The Mighty Logo

10 Things Growing Up With Dyslexia Taught Me

The most helpful emails in health
Browse our free newsletters

1) You’re not “stupid”: For a long time, I thought I was “stupid.” No matter how much I learned and how well I could read or speak, I believed it. By second grade I had been tested and told I had what I am told is called core dyslexia — reading, writing, verbal, auditory and numeric. By fourth grade, I was in full-time special ed classes. And that was the way it was for the next 3 and a half to 4 years.

2) People often don’t understand: People who aren’t dyslexic can never fully understand how reading one book every few months is an achievement.

3) You can learn anything: Once you figure out how your dyslexia works and how you best learn, I believe there is nothing you can’t achieve.

4) Some of the greatest minds in history could have been dyslexic: Dyslexia does not mean someone has a low IQ. And many famous people in history are or are believed to have been dyslexic. Our learning difference doesn’t have to limit us — once we understand that we are just wired differently, a whole new world opens up to us.

5) I can do the impossible: This one is hard to swallow, but as an adult, I recently got retested. I had a doctor look me right in the eyes and say “The fact you can read is a miracle, and no test will ever accurately show your true IQ.” I scored on paper a 101. But “I can’t” is a state of mind that I believe will hold you back. When you start to find ways to say “I can,” the world starts opening up to you.

6) Some people are jerks: This one is the most frustrating fact of all. Some people will always see me as lacking, no matter how far I come with my learning difference. When I struggle with a word and need someone to tell me what it is, they may see me as lazy and/or “stupid.” But that is on them, not me.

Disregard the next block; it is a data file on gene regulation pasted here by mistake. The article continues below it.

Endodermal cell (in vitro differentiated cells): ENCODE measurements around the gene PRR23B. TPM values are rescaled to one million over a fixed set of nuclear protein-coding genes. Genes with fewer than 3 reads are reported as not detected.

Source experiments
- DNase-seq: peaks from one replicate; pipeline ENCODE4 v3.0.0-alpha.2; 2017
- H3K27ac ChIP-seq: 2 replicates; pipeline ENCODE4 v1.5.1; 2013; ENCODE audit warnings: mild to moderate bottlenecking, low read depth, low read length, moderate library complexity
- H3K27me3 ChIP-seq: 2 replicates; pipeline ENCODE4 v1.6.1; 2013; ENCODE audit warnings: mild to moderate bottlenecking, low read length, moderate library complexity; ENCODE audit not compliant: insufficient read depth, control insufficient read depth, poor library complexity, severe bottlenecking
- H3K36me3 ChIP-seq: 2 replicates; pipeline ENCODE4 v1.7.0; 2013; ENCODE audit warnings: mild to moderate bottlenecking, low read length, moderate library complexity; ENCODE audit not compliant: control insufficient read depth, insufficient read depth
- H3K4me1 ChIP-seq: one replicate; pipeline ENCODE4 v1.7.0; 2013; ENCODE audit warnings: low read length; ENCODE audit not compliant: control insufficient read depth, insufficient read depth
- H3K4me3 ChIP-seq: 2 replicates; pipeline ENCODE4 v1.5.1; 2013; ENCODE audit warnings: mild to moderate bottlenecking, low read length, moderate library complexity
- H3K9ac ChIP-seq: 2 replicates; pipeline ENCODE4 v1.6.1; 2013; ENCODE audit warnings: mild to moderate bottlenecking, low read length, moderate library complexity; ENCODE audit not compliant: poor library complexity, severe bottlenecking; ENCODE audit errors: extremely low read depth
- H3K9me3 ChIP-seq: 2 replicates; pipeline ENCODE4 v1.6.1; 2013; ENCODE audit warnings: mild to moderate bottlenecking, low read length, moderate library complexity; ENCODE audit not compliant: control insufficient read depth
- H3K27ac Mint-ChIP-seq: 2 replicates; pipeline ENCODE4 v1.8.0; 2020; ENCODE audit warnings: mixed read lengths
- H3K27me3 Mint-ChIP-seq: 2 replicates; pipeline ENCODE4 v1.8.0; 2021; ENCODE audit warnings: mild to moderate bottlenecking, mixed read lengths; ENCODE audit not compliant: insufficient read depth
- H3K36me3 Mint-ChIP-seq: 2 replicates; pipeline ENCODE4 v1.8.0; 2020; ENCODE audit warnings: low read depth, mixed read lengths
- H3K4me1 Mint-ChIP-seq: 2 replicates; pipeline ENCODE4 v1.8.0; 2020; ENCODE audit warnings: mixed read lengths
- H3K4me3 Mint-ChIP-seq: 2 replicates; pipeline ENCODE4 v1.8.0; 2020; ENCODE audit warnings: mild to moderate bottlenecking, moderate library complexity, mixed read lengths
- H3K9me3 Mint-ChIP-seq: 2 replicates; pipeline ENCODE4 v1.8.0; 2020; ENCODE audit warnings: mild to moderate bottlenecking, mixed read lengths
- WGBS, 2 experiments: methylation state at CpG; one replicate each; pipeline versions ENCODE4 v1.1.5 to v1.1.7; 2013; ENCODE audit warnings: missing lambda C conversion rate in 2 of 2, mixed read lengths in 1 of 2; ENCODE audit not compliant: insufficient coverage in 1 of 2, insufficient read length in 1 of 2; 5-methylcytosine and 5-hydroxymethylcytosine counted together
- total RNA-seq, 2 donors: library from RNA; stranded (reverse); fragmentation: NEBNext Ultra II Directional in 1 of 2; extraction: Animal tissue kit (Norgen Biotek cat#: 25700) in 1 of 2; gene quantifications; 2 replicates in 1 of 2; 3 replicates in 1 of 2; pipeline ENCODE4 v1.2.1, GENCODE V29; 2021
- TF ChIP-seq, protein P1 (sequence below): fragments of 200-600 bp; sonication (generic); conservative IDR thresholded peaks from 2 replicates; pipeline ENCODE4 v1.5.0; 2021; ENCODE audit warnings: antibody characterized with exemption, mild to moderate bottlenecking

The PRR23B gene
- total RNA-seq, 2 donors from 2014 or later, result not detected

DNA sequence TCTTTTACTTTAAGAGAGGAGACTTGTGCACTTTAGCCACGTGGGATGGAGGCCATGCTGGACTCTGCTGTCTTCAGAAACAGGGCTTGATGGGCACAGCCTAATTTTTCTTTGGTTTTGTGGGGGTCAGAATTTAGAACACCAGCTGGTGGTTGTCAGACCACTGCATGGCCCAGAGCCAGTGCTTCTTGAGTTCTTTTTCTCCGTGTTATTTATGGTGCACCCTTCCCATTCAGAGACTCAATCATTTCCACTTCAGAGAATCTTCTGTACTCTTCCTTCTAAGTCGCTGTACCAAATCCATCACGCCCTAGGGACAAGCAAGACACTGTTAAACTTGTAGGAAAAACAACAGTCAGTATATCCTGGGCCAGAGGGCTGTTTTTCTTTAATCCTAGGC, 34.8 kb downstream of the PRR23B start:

7) I can’t always do things like everyone else: Some things I can do like everyone else; others, I can’t. I use to come down on myself because I couldn’t do things like most people. But I am really good at other things most people struggle with. It comes down to accepting myself as I am, and seeing I am not “stupid” because of my difference, I am just different and that is OK.

8) Don’t see the problem for the problem, see the problem for the solution: My dad taught me this one. But in my experience, dyslexic people as a whole are really good at thinking outside the box when solving problems. Our minds focus on how to fix an issue, not dwelling on the problem. I believe a lot of this is a defense mechanism from trying to compensate for how we are wired and dealing with people who don’t understand the differences.

9) Books are amazing: My mom drove this one home. She used to read to me growing up, but there was this one part of one of my favorite books she wouldn’t read to me. I would beg and beg until finally she said “You want to know what happens? Read it yourself.” So I asked for “Hooked on Phonics” when I was in eighth grade. I got it for Christmas that year. By the time I went back to school after the break, I had gone from a fourth-grade reading level to a 10th-grade level. Yes, I still struggle with my dyslexia and I have to hyper-focus on whatever book I am reading. But I learned the love of the written word for myself because of my mom.

10) Just because you can’t spell, it doesn’t mean you can’t write: I am not the best speller and my grammar usually leaves people with a headache, but I am a good writer and have a lot of stories to share. The only person who has ever put limits on me is myself because I didn’t understand how to move forward with my learning difference.

I am a curious person by nature and this has worked in my favor in most ways. I have also been blessed. Even when it seemed like someone was working against me, it made me want to work harder to prove I could do it. Especially when that person was me. I have also had some very enthusiastic fans in my corner. Some are still with me; some have gone to the other side. A large part of why I can’t give up now is because of the faith those who have passed on put in me.

We want to hear your story. Become a Mighty contributor here.

Thinkstock image by Fotopitu.

Originally published: July 12, 2017
Want more of The Mighty?
You can find even more stories on our Home page. There, you’ll also find thoughts and questions by our community.
Take Me Home